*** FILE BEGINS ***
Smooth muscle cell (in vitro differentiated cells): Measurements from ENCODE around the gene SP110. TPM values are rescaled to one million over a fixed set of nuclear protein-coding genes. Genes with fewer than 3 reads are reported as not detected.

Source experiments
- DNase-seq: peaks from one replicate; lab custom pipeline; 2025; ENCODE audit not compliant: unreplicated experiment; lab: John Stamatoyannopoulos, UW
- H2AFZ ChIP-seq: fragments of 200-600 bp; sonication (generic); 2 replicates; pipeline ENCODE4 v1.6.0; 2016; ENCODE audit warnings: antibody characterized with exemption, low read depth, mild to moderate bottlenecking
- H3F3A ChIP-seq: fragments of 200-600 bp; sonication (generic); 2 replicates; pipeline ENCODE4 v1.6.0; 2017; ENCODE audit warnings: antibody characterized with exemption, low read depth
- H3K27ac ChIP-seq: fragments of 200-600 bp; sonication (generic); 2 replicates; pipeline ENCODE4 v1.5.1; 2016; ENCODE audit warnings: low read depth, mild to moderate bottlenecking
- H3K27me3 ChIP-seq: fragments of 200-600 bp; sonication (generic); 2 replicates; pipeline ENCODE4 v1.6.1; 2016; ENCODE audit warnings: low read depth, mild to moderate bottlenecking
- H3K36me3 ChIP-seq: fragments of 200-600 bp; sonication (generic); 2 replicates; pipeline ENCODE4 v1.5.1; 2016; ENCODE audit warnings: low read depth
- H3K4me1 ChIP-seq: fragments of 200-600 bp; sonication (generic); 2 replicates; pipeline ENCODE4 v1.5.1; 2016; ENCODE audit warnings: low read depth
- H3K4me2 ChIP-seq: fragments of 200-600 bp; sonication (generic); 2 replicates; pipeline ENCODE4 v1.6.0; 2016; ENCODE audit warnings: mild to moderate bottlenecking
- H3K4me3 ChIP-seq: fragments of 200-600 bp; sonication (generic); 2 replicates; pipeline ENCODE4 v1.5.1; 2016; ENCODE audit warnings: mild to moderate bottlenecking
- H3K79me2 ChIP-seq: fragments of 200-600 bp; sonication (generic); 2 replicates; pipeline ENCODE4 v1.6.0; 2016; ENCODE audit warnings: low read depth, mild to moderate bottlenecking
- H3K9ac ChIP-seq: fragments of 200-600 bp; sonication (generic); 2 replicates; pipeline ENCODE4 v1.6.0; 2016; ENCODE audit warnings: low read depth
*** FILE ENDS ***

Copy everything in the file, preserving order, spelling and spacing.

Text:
Smooth muscle cell (in vitro differentiated cells): Measurements from ENCODE around the gene SP110. TPM values are rescaled to one million over a fixed set of nuclear protein-coding genes. Genes with fewer than 3 reads are reported as not detected.

Source experiments
- DNase-seq: peaks from one replicate; lab custom pipeline; 2025; ENCODE audit not compliant: unreplicated experiment; lab: John Stamatoyannopoulos, UW
- H2AFZ ChIP-seq: fragments of 200-600 bp; sonication (generic); 2 replicates; pipeline ENCODE4 v1.6.0; 2016; ENCODE audit warnings: antibody characterized with exemption, low read depth, mild to moderate bottlenecking
- H3F3A ChIP-seq: fragments of 200-600 bp; sonication (generic); 2 replicates; pipeline ENCODE4 v1.6.0; 2017; ENCODE audit warnings: antibody characterized with exemption, low read depth
- H3K27ac ChIP-seq: fragments of 200-600 bp; sonication (generic); 2 replicates; pipeline ENCODE4 v1.5.1; 2016; ENCODE audit warnings: low read depth, mild to moderate bottlenecking
- H3K27me3 ChIP-seq: fragments of 200-600 bp; sonication (generic); 2 replicates; pipeline ENCODE4 v1.6.1; 2016; ENCODE audit warnings: low read depth, mild to moderate bottlenecking
- H3K36me3 ChIP-seq: fragments of 200-600 bp; sonication (generic); 2 replicates; pipeline ENCODE4 v1.5.1; 2016; ENCODE audit warnings: low read depth
- H3K4me1 ChIP-seq: fragments of 200-600 bp; sonication (generic); 2 replicates; pipeline ENCODE4 v1.5.1; 2016; ENCODE audit warnings: low read depth
- H3K4me2 ChIP-seq: fragments of 200-600 bp; sonication (generic); 2 replicates; pipeline ENCODE4 v1.6.0; 2016; ENCODE audit warnings: mild to moderate bottlenecking
- H3K4me3 ChIP-seq: fragments of 200-600 bp; sonication (generic); 2 replicates; pipeline ENCODE4 v1.5.1; 2016; ENCODE audit warnings: mild to moderate bottlenecking
- H3K79me2 ChIP-seq: fragments of 200-600 bp; sonication (generic); 2 replicates; pipeline ENCODE4 v1.6.0; 2016; ENCODE audit warnings: low read depth, mild to moderate bottlenecking
- H3K9ac ChIP-seq: fragments of 200-600 bp; sonication (generic); 2 replicates; pipeline ENCODE4 v1.6.0; 2016; ENCODE audit warnings: low read depth